The contemporary artist figure is seen as the producer of subjectivities, knowledge, affects, social relations, and life energies from a space other than the market and its imperatives. Manifested as contemporary artistic critique, the narrative is one of resistance toward the full imbrication of art making and the consumer market. This refusal of the market constructs art’s implicit vow of poverty and underwrites its special symbolic value.
In High Price, Isabelle Graw makes a case for the presence of a heteronomous relationship of art and the market from mid-19th century to now (i.e., from Gustav Courbet to Jeff Koons). According to Graw, the trouble in maintaining an effective critical position today stems from the art producer’s simultaneous acceptance of the belief system of art and the normative power of the market. An untenable contradiction arises for the artist playing this double-game – “those who banish the market to an imaginary outside while at the same time feeding it.”9 A conflict in art’s narrative binary occurs.
This intensifies as commercially successful artists accumulate wealth in “winner-takes-all” scenarios while the majority of others struggle in aspiration under the same narrative of art.
In returning to the artist’s version of Franciscan usus pauper, a set of incongruences arise: Can art producers continue to externalize the market while claiming a right to access it when necessary? Given this relationship and art’s refusal, are we to be surprised by the impoverished material conditions of the artist? How does the art market take advantage of this “double- game” configuration and the special value produced from it? Is the preservation of this artist narrative at stake?
That being said, the space of art production is complex and cannot only be defined by the externalization of the market. Rather, it is a heteronymous construction of art and the market. Through this conception, critical agency now lies in how artists decide to engage this relationship in each situation and the strategies they use to negotiate this interpenetrated, contingent space of art production.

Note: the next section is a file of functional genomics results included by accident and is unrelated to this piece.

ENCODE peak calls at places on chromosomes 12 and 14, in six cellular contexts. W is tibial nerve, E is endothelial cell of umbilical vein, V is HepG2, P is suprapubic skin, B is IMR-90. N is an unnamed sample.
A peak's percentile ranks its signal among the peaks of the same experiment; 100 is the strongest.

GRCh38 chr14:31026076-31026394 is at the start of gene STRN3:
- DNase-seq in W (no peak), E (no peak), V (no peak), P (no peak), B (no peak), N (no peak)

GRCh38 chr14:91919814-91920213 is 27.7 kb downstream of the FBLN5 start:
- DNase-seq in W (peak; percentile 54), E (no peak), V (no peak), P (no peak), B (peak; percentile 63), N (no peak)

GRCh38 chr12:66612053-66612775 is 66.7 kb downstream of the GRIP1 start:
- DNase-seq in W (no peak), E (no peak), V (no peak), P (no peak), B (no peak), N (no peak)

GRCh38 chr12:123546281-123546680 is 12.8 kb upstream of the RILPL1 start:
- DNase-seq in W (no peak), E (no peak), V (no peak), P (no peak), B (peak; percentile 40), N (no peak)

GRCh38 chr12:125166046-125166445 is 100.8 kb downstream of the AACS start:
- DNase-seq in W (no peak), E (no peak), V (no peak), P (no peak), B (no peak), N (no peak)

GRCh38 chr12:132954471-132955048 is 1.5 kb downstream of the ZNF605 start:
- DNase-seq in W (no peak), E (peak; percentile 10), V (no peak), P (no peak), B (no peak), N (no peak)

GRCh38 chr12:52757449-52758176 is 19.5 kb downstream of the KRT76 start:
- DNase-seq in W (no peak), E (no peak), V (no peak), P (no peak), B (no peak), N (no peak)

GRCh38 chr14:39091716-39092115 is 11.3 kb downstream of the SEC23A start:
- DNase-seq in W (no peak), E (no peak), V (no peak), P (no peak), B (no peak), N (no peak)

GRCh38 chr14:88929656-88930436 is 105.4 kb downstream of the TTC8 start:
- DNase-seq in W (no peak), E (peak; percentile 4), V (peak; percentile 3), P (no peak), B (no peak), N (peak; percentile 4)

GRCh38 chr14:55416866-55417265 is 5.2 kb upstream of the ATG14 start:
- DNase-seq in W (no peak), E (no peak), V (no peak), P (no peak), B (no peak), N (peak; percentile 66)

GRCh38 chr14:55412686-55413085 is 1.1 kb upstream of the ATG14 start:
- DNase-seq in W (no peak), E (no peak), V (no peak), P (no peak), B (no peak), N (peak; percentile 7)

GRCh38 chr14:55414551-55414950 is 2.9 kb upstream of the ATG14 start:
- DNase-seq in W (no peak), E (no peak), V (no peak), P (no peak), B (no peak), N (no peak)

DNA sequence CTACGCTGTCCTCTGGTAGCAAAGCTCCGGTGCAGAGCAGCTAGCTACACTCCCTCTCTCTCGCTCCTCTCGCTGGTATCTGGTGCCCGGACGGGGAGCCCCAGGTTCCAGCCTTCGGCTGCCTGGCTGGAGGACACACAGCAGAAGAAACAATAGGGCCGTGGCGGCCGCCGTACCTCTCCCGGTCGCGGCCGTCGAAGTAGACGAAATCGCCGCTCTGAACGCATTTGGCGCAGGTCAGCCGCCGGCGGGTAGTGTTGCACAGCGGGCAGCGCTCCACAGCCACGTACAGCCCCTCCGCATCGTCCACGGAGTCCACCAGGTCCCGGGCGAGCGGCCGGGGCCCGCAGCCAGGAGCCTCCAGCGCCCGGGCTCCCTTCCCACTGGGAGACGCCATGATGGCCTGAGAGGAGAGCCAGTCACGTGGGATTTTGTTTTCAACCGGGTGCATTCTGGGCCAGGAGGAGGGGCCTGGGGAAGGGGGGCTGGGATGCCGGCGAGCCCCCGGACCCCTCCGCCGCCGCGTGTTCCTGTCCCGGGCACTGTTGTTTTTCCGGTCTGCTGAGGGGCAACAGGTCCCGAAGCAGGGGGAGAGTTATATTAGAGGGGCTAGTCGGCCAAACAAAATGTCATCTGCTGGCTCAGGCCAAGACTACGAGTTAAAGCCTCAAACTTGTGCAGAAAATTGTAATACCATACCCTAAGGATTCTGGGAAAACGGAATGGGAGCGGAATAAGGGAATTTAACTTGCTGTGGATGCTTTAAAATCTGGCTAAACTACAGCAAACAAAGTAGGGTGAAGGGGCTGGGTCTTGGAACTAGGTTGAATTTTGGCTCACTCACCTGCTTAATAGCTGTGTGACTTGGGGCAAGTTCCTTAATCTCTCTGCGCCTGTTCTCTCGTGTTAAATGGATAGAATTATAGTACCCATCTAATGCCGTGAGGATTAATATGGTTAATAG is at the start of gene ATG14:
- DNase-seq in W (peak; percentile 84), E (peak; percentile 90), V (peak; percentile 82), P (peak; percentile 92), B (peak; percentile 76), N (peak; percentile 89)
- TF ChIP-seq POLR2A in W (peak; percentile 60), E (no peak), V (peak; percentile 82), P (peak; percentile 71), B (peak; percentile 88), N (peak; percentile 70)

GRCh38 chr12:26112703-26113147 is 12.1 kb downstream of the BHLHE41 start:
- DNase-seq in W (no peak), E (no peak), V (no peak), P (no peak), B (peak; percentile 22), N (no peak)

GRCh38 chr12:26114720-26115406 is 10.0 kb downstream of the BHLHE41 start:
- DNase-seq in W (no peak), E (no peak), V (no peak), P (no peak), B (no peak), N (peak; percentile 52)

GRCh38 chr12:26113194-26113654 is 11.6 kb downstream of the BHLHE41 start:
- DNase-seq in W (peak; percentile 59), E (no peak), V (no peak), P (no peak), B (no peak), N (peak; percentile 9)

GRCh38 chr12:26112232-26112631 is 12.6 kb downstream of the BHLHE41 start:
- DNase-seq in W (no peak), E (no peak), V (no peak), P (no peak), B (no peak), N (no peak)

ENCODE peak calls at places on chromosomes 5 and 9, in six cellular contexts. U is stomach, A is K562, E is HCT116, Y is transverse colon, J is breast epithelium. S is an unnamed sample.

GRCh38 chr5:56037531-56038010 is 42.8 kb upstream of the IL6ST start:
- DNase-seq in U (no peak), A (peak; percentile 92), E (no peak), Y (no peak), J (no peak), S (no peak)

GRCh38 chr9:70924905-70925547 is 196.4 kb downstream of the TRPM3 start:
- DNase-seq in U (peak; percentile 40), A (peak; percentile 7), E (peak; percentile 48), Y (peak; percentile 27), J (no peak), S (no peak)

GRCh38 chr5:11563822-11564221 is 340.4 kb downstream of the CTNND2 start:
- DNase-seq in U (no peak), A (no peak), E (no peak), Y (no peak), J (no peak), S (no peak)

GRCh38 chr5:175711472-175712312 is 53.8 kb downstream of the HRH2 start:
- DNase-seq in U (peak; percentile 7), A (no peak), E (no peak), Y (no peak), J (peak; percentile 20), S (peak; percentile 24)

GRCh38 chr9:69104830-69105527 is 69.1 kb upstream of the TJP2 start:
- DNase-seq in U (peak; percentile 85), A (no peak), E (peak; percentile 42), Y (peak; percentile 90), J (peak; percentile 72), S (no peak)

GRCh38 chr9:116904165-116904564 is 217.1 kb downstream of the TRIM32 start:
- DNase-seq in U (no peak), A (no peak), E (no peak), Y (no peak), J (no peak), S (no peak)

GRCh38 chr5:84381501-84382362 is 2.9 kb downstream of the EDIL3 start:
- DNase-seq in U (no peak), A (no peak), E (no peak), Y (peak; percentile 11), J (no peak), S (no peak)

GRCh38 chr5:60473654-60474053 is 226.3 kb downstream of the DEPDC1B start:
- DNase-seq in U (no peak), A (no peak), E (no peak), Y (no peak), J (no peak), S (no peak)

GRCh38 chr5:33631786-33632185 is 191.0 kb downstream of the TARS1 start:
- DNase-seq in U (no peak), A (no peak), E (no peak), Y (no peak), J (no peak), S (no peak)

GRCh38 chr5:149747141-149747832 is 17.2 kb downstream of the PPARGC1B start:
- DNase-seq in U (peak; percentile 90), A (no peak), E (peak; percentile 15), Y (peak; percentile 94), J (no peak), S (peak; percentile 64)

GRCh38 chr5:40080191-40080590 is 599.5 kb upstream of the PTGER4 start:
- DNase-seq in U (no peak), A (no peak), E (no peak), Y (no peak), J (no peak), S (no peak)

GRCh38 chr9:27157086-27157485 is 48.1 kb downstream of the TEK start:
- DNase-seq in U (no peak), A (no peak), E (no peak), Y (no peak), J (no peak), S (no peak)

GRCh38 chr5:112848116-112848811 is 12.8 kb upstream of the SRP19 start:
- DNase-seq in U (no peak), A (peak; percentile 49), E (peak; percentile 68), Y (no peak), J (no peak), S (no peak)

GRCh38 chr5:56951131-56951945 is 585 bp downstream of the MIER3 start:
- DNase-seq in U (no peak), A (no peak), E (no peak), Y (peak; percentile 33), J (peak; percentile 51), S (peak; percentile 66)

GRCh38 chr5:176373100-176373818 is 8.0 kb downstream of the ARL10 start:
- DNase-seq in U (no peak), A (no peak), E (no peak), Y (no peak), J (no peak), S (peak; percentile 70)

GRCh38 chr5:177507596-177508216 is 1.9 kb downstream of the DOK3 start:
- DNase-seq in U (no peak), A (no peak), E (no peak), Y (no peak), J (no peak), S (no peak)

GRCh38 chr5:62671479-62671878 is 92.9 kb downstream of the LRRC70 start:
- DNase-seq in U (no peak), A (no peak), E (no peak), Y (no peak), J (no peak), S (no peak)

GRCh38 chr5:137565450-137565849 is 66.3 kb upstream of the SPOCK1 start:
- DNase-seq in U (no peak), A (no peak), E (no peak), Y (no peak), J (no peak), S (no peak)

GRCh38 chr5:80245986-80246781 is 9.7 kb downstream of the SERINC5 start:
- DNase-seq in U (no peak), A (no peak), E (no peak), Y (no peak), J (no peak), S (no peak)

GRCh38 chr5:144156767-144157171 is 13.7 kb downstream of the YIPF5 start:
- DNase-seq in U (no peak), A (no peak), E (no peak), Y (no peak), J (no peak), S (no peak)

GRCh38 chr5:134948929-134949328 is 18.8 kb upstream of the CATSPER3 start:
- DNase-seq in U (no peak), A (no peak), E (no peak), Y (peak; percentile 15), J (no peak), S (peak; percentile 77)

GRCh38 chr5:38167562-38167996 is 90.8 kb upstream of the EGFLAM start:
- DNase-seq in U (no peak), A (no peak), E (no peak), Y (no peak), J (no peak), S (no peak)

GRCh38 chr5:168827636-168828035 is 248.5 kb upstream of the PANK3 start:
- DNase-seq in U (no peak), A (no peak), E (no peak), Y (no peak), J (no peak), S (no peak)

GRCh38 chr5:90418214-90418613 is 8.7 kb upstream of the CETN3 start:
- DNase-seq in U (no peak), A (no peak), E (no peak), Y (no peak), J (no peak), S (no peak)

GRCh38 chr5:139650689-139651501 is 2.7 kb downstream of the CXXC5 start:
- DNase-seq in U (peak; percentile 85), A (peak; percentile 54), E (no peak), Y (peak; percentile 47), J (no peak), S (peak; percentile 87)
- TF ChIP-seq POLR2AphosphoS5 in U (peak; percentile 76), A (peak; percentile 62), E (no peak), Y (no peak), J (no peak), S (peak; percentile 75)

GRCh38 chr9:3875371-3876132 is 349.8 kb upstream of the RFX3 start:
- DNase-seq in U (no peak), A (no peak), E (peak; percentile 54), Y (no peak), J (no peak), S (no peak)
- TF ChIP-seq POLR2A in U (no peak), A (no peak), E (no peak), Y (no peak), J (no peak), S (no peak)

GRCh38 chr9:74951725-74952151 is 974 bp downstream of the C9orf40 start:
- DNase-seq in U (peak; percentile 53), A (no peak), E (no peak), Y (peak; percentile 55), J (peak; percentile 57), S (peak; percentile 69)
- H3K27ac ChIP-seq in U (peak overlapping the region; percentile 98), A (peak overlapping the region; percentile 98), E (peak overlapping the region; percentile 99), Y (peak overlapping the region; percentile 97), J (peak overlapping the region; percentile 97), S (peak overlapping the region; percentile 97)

Franciscan reformist Peter Olivi proposed a similar model of circumstantial indeterminacy in the 14th century. In an attempt to deal with the untenable contradiction in the vow of poverty, Olivi collapsed the constructions of an external space to reveal what was at hand. He proposed that everyone judges his material use in each situation, allowing for autonomous ethical judgment and acknowledgement of the paradox. In applying Olivi’s methods, hardened critical binaries could give way to a multitudinous field of oppositional contradictions. The practice of contemporary art making becomes our secular usus pauper – our urgent impoverishment as a medium for critical production.
As white smoke wafted from the chimney of the Sistine Chapel earlier this March of 2013, the Roman Catholic conclave of cardinals signaled its election of a new Pope. They had chosen an Argentine cardinal whose profile seemed well suited to step into a leading role at the crisis-ridden Church. The elected Pope chose Francis as his papal name as an homage to first Jesuit missionary St. Francis Xavier and, more importantly, St. Francis of Assisi.
In his first address, Pope Francis explained that austerity is the path to revamping the Church, invoking a poverty that binds people. Most recently he decried global capitalism’s cult of money as having created a “dictatorship of an economy, which is faceless and lacking any truly humane goal.”
This statement only matched by his position defined by a cult of poverty as leader of the world’s wealthiest organization.
1. “…they continued to want to have it both ways: on the one hand, they had abdicated all rights and powers over things, whether rights of ownership or of use; and on the other, the Order accumulated properties, building, libraries and engaged, for all intents an purposes, in a variety of transactions.” Peter Garnsey, Thinking about Property: From Antiquity to the Age of Revolution (Cambridge University Press, 2008) p. 100-2.
2. Pope Nicholas III 1279 bull Exiit qui seminat.
3. In 1322, recognizing an untenable contradiction, Pope John XXII returned the ownership of the Franciscan Order’s possessions with the bull Ad conditorem canonum.
4. See Giorgio Agamben, The Time That Remains: A Commentary on the Letter to the Romans, (Stanford University Press, 2005) 23-7 and Antoni Negri and Michael Hardt, Empire, (Harvard University Press, 2000) 413.
5. Jason Kakoyiannis, “Resale Royalty Rights and The Context and Practice of Art Bargains”, http://www.jequ.org/index.php?/links (2006).
6. Hans Abbing, Why Are Artists Poor?: The Exceptional Economy of the Arts , (Amsterdam University Press, 2004) 40.
7. Gender, race and class remain crucial factors in the construction of today’s international artist.↩
8. Adapted from JEQU introduction by Jason Kakoyiannis for Olav Velthuis at The Independent, New York, http://www.jequ.org/index.php?/projects/1-olav-velthuis–35 (2010).
9. Isabelle Graw, High Price: Art Between the Market and Celebrity Culture (Sternberg Press, 2010) 9-17.